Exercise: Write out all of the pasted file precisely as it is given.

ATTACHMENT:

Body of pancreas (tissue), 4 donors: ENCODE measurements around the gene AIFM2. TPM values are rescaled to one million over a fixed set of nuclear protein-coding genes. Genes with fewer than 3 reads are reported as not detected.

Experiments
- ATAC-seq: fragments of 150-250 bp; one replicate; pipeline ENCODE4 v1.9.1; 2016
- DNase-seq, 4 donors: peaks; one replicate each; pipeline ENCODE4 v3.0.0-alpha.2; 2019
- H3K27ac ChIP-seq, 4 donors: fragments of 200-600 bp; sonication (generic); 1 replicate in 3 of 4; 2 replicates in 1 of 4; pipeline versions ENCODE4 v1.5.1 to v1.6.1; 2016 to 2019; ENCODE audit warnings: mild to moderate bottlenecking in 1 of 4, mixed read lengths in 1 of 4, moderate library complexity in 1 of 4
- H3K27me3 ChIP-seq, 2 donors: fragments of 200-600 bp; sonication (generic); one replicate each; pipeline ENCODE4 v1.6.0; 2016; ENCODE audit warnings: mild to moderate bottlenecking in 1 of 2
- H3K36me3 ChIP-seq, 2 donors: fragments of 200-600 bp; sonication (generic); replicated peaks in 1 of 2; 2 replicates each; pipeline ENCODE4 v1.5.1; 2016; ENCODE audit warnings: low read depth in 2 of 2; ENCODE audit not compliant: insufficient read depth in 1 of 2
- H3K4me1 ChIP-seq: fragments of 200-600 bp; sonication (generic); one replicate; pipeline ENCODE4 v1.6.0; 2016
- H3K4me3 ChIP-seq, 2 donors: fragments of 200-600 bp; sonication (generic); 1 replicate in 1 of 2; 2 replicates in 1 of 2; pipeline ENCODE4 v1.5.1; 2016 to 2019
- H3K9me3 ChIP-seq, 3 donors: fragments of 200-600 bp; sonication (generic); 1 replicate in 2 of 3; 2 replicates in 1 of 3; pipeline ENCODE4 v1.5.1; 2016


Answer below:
Body of pancreas (tissue), 4 donors: ENCODE measurements around the gene AIFM2. TPM values are rescaled to one million over a fixed set of nuclear protein-coding genes. Genes with fewer than 3 reads are reported as not detected.

Experiments
- ATAC-seq: fragments of 150-250 bp; one replicate; pipeline ENCODE4 v1.9.1; 2016
- DNase-seq, 4 donors: peaks; one replicate each; pipeline ENCODE4 v3.0.0-alpha.2; 2019
- H3K27ac ChIP-seq, 4 donors: fragments of 200-600 bp; sonication (generic); 1 replicate in 3 of 4; 2 replicates in 1 of 4; pipeline versions ENCODE4 v1.5.1 to v1.6.1; 2016 to 2019; ENCODE audit warnings: mild to moderate bottlenecking in 1 of 4, mixed read lengths in 1 of 4, moderate library complexity in 1 of 4
- H3K27me3 ChIP-seq, 2 donors: fragments of 200-600 bp; sonication (generic); one replicate each; pipeline ENCODE4 v1.6.0; 2016; ENCODE audit warnings: mild to moderate bottlenecking in 1 of 2
- H3K36me3 ChIP-seq, 2 donors: fragments of 200-600 bp; sonication (generic); replicated peaks in 1 of 2; 2 replicates each; pipeline ENCODE4 v1.5.1; 2016; ENCODE audit warnings: low read depth in 2 of 2; ENCODE audit not compliant: insufficient read depth in 1 of 2
- H3K4me1 ChIP-seq: fragments of 200-600 bp; sonication (generic); one replicate; pipeline ENCODE4 v1.6.0; 2016
- H3K4me3 ChIP-seq, 2 donors: fragments of 200-600 bp; sonication (generic); 1 replicate in 1 of 2; 2 replicates in 1 of 2; pipeline ENCODE4 v1.5.1; 2016 to 2019
- H3K9me3 ChIP-seq, 3 donors: fragments of 200-600 bp; sonication (generic); 1 replicate in 2 of 3; 2 replicates in 1 of 3; pipeline ENCODE4 v1.5.1; 2016